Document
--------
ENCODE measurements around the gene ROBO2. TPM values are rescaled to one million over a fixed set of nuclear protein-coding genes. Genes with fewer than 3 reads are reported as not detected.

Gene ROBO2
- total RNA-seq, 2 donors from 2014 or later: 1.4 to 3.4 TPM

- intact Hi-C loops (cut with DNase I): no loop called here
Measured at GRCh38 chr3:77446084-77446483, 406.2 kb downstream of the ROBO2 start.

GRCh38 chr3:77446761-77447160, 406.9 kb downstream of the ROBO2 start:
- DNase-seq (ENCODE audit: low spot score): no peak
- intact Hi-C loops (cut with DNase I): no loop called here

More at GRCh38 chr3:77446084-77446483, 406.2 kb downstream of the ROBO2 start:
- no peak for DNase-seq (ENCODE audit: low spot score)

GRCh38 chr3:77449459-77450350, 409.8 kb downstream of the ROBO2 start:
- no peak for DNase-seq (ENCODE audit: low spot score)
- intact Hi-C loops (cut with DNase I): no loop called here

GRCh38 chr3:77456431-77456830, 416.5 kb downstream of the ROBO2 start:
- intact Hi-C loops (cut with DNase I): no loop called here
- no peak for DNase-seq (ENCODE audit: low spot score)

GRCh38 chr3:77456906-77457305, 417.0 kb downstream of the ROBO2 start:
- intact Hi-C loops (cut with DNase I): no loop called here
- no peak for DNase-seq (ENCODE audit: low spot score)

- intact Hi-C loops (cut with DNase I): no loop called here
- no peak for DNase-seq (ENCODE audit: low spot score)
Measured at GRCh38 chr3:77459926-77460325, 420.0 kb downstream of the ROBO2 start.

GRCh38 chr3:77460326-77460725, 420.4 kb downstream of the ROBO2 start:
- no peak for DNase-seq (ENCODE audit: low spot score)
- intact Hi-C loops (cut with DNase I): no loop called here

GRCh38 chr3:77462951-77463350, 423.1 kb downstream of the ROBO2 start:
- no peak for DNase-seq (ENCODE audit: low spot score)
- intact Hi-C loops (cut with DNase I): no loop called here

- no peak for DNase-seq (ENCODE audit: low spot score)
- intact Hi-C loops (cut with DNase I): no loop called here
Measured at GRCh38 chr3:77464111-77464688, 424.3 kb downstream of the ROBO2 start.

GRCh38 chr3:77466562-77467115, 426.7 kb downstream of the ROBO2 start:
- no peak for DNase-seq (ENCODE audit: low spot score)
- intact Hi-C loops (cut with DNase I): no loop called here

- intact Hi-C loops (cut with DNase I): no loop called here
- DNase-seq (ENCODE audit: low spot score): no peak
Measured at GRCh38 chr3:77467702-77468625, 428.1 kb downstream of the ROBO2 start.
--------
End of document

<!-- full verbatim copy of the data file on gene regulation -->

ENCODE measurements around the gene ROBO2. TPM values are rescaled to one million over a fixed set of nuclear protein-coding genes. Genes with fewer than 3 reads are reported as not detected.

Gene ROBO2
- total RNA-seq, 2 donors from 2014 or later: 1.4 to 3.4 TPM

- intact Hi-C loops (cut with DNase I): no loop called here
Measured at GRCh38 chr3:77446084-77446483, 406.2 kb downstream of the ROBO2 start.

GRCh38 chr3:77446761-77447160, 406.9 kb downstream of the ROBO2 start:
- DNase-seq (ENCODE audit: low spot score): no peak
- intact Hi-C loops (cut with DNase I): no loop called here

More at GRCh38 chr3:77446084-77446483, 406.2 kb downstream of the ROBO2 start:
- no peak for DNase-seq (ENCODE audit: low spot score)

GRCh38 chr3:77449459-77450350, 409.8 kb downstream of the ROBO2 start:
- no peak for DNase-seq (ENCODE audit: low spot score)
- intact Hi-C loops (cut with DNase I): no loop called here

GRCh38 chr3:77456431-77456830, 416.5 kb downstream of the ROBO2 start:
- intact Hi-C loops (cut with DNase I): no loop called here
- no peak for DNase-seq (ENCODE audit: low spot score)

GRCh38 chr3:77456906-77457305, 417.0 kb downstream of the ROBO2 start:
- intact Hi-C loops (cut with DNase I): no loop called here
- no peak for DNase-seq (ENCODE audit: low spot score)

- intact Hi-C loops (cut with DNase I): no loop called here
- no peak for DNase-seq (ENCODE audit: low spot score)
Measured at GRCh38 chr3:77459926-77460325, 420.0 kb downstream of the ROBO2 start.

GRCh38 chr3:77460326-77460725, 420.4 kb downstream of the ROBO2 start:
- no peak for DNase-seq (ENCODE audit: low spot score)
- intact Hi-C loops (cut with DNase I): no loop called here

GRCh38 chr3:77462951-77463350, 423.1 kb downstream of the ROBO2 start:
- no peak for DNase-seq (ENCODE audit: low spot score)
- intact Hi-C loops (cut with DNase I): no loop called here

- no peak for DNase-seq (ENCODE audit: low spot score)
- intact Hi-C loops (cut with DNase I): no loop called here
Measured at GRCh38 chr3:77464111-77464688, 424.3 kb downstream of the ROBO2 start.

GRCh38 chr3:77466562-77467115, 426.7 kb downstream of the ROBO2 start:
- no peak for DNase-seq (ENCODE audit: low spot score)
- intact Hi-C loops (cut with DNase I): no loop called here

- intact Hi-C loops (cut with DNase I): no loop called here
- DNase-seq (ENCODE audit: low spot score): no peak
Measured at GRCh38 chr3:77467702-77468625, 428.1 kb downstream of the ROBO2 start.